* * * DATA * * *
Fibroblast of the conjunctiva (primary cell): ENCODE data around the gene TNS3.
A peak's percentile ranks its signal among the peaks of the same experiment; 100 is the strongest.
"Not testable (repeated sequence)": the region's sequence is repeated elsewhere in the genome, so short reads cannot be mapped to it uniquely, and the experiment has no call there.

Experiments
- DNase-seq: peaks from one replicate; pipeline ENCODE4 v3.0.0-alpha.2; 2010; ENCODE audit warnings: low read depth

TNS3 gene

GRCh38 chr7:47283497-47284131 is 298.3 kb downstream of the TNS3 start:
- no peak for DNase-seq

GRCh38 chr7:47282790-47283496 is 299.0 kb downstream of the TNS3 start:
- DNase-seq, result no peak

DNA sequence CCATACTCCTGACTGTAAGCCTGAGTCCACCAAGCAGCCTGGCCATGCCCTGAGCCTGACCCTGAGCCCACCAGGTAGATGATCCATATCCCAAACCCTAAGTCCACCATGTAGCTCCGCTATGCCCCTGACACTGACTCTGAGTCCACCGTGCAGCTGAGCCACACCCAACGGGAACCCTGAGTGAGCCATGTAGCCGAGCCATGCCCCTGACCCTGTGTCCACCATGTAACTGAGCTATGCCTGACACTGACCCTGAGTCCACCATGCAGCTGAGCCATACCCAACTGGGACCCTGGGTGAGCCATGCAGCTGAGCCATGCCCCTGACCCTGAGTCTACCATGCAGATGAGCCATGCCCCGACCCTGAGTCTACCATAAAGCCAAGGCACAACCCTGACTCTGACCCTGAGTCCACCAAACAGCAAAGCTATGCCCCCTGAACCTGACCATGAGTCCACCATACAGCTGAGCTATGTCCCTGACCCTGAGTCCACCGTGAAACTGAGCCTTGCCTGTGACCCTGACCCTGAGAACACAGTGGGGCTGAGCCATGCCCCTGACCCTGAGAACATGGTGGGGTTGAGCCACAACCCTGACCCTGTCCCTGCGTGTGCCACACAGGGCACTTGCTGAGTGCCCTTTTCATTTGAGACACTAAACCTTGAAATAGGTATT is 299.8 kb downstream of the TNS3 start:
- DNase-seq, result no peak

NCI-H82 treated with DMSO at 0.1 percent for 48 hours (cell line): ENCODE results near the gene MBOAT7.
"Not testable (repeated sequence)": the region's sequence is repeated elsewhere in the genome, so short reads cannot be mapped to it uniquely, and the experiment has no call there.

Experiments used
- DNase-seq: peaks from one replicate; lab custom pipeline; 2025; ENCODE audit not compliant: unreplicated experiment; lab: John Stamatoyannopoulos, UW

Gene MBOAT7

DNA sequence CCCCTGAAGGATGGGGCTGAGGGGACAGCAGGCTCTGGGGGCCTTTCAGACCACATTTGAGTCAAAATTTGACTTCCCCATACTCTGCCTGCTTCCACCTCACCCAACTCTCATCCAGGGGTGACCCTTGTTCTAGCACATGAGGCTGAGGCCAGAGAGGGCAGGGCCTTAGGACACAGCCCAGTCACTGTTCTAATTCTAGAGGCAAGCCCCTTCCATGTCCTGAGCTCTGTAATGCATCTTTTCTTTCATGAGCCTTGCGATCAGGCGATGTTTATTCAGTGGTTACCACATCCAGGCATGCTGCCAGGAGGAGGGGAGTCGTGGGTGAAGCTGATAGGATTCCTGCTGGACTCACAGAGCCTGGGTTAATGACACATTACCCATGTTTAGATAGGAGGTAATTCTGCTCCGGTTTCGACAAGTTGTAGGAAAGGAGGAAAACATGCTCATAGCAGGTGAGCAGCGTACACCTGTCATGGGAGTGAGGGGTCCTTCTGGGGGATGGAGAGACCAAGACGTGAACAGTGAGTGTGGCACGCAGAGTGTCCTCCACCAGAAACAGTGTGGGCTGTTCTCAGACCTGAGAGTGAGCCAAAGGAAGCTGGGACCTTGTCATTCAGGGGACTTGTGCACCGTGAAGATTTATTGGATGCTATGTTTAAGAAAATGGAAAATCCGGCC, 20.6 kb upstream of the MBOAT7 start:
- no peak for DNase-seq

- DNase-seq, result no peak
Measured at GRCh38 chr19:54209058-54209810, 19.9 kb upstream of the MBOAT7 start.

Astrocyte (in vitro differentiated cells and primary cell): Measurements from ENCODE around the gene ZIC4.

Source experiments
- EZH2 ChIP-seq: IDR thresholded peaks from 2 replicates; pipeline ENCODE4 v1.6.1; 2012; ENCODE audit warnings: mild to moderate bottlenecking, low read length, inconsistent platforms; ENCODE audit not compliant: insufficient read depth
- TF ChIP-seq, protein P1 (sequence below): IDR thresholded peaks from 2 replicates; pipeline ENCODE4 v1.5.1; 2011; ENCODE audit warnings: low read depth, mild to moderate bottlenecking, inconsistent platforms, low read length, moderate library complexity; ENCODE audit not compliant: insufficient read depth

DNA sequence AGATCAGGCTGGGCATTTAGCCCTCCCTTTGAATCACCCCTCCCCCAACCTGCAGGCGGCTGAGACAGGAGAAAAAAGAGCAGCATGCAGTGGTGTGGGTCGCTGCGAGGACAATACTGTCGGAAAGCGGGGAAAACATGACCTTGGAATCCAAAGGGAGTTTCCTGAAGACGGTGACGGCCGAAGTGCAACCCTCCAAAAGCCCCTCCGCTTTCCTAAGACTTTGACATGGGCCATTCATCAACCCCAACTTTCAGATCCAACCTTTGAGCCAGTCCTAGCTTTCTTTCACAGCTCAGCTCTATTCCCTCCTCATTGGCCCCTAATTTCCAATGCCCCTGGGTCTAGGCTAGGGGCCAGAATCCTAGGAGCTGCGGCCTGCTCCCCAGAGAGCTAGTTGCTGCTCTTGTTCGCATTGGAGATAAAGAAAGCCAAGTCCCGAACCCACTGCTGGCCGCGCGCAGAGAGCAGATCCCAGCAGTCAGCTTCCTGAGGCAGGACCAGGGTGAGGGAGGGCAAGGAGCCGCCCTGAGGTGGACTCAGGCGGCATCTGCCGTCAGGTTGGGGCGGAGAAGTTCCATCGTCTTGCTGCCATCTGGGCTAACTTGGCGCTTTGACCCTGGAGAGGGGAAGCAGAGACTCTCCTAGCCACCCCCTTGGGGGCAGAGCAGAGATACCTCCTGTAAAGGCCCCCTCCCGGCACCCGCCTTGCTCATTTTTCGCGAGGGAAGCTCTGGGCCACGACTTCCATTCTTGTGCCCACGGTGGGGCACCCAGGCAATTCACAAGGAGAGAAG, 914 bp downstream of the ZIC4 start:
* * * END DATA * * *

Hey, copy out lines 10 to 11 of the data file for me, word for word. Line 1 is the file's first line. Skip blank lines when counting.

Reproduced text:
- DNase-seq, result no peak

DNA sequence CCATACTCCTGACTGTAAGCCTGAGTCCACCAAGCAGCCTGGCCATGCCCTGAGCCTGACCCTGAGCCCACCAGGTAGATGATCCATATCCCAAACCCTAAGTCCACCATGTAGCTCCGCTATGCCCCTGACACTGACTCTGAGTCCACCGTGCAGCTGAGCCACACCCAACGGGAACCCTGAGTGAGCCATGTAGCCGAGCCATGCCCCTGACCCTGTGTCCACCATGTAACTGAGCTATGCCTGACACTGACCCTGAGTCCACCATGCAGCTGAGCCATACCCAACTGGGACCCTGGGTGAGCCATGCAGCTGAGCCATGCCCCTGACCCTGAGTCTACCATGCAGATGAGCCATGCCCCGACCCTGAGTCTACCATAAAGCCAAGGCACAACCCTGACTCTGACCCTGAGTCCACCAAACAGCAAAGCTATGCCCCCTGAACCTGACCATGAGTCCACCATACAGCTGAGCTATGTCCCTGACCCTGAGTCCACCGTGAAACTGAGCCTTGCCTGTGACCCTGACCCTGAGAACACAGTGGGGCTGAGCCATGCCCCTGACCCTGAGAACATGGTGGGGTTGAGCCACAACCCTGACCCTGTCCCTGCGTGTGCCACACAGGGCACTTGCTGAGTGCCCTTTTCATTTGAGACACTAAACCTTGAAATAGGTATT is 299.8 kb downstream of the TNS3 start: